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tv   Future of the Workforce and STEM Education  CSPAN  May 17, 2018 2:05pm-3:49pm EDT

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being old is passing the torch. taking what you know and have done or accomplished or want done and passing it on to younger hands. >> watch "after words" sunday night at 9:00 p.m. eastern. >> now business and government leaders discuss workforce skills in science, technology and engineering. taking part zip ian siegel, marilyn falsin. this is about an hour and 40 minutes. >> good morning. thank you. undeserved, but it's okay. it just makes me feel good this time of day. so welcome back. here we are at the closing keynote session for u.s. news s.t.e.m. solutions presents the workforce of tomorrow conference.
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i guess if i have to say that again, you haven't been paying attention. but i know you have. i hope you enjoyed the last several days as much as i have. i learned a lot. i got some really interesting takeaways here. we'll talk about that later. met some great folks, and it's so nice to catch up with old friends and people who have been here for a number of years. we're going to start giving out awards, i think, for people who have a seven-year track record. it's just terrific to see that, and i appreciate everybody's support. so let me remind you again, anyone interested in taking a vip tour of the usa science and engineering festival should please gather at the back of the ballroom after that session. you probably noticed there are tens of thousands of kids. we talk about students in the abstract here. but when you see them up close, it's inspiring, or maybe a little bit scary. i'm reminded of how hard it is. i know a bunch of you are educators. i'm reminded of how hard it is to be a teacher when i see them herding hundreds of people at a time. but it's great to see. and that festival is absolutely fantastic.
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go take a look at it. and thanks to mark schulman and his team who have really been a great supporter of ours and partners this week. mark is the guy who puts the pieces together. and if you stick around on this weekend, it will be even bigger and more folks. please don't forget, tweet along with the #stemsolve. follow us on twitter at stemsolutions. we've already got a number of sessions, recaps up on u.s. so you can check those out if you miss some of the sessions. so by now we've thoroughly explored a wide range of workforce topics. and today we'll carry those into a few other directions. drilling down into data, getting insights on the future of the energy industry, and exploring effective policy approaches at the state and federal level. just last week, u.s. news published an in-depth examination of new collar jobs. many of those are the occupations that don't require a four-year degree, but do call for some advanced training, often in technical areas.
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i'm talking about hot careers here like web developer, nurse, field service engineer. i encourage you to read more about it on our u.s. website. i'm also excited to introduce our next speaker whose company provided us with some of the really fascinating data and insights. i want to welcome ian siegel. the chief executive officer of ziprecruiter, a santa monica based company connects millions of employers and job seekers through its digital tools. before ziprecruiter, ian was an executive at multiple startups in the los angeles area, including city search and thank you for being here. he and i will talk more about ziprecruiter. but first i wanted to give you a short video that i think might be familiar to some of you if you're podcast listeners out there. >> i'll take a moment to say thanks to our sponsor,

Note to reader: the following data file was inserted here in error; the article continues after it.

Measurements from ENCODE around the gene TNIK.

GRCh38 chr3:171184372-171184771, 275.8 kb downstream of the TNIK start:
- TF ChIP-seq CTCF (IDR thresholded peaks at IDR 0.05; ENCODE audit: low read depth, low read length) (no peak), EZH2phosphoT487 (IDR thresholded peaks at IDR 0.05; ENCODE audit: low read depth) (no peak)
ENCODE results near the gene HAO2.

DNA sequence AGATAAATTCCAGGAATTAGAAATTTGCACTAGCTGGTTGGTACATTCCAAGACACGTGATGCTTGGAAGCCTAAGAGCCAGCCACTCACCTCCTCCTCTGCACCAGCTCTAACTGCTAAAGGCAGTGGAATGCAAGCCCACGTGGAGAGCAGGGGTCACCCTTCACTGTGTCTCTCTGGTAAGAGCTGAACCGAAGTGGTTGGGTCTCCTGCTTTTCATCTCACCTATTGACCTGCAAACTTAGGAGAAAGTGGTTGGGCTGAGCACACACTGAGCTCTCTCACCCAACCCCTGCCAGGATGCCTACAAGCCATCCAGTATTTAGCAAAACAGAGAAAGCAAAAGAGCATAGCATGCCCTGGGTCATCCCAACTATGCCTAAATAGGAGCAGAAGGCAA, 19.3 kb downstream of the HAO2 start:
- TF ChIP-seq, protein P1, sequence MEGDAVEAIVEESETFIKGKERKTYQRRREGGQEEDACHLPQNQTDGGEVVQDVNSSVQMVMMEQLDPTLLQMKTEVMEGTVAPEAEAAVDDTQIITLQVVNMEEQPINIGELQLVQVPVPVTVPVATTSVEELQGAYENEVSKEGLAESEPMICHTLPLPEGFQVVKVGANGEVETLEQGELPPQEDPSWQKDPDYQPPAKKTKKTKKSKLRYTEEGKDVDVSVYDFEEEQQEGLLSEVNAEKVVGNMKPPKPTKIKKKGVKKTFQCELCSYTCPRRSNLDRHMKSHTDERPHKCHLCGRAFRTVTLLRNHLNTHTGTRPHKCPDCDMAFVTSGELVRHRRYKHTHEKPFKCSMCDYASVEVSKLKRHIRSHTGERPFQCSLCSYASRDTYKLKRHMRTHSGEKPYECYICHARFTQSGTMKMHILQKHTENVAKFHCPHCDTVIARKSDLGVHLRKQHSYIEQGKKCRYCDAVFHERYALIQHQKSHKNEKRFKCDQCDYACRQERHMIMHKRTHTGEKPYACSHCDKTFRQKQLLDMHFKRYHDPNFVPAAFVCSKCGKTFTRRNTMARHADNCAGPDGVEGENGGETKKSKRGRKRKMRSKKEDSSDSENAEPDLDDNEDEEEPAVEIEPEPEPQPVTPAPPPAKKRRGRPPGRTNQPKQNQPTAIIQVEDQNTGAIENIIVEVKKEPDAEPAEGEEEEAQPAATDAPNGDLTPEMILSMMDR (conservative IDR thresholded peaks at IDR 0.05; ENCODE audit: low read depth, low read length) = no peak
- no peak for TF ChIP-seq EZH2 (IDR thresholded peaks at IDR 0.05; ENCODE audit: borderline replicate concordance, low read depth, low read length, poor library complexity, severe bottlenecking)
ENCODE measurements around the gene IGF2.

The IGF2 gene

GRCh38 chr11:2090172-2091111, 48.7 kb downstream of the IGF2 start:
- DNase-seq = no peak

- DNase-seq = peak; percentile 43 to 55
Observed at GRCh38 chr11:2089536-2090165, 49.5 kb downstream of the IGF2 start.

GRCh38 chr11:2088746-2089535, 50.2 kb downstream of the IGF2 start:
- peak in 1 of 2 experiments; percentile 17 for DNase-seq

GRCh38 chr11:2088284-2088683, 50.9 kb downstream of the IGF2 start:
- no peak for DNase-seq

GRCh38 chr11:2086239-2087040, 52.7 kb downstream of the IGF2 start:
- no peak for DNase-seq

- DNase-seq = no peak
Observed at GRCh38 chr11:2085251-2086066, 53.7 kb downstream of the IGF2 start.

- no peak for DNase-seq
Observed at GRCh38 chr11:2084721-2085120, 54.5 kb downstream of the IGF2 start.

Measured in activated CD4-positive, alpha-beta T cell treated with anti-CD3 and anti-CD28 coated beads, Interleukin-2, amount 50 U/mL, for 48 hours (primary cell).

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ziprecruiter. >> let me tell you about our new sponsor, it's ziprecruiter. >> you may have heard them everywhere. they're growing like crazy. >> if you ever had to build a team, you know it's not easy. and that's where ziprecruiter comes in. >> if you are hiring, ziprecruiter can post your job to 100 plus job sites, with just one click. let ziprecruiter's powerful technology -- >> matches better than anyone else. >> that's not all. unlike other job sight, ziprecruiter doesn't depend on candidates finding you. >> oh, oh, hopefully a candidate will find me. you fool! you just sat there no wonder your rivals have taken over. >> in fact, 80% of employers who post a job on ziprecruiter get a qualified candidate in 24 hours. >> 24 hours. a day. 24 hours is a day, right? >> find out why ziprecruiter
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has been used by businesses of all sizes to find the most qualified job candidates with immediate results. >> listeners can post jobs on ziprecruiter not for $10, not for $5. >> how much? >> free. >> what? >> just go to >> and the slash is not like, you know, like a stab slash. >> try it for free at >> all right. ian siegel, thank you for being with us this morning. i guess you would qualify in that category of serial entrepreneur. is that a fair categorization? >> i think that's fair. i spent my whole career working at internet startups. >> and tell us about how ziprecruiter came about. >> so when i started my career, i worked for a bunch of companies, some of which you may have heard of, city search,,, and i was an early employee at all those companies. and by definition, those were small businesses that were too small to have their own hr department. so when we were hiring people, i was doing all my own recruiting. which meant i was posting the same job to monster, career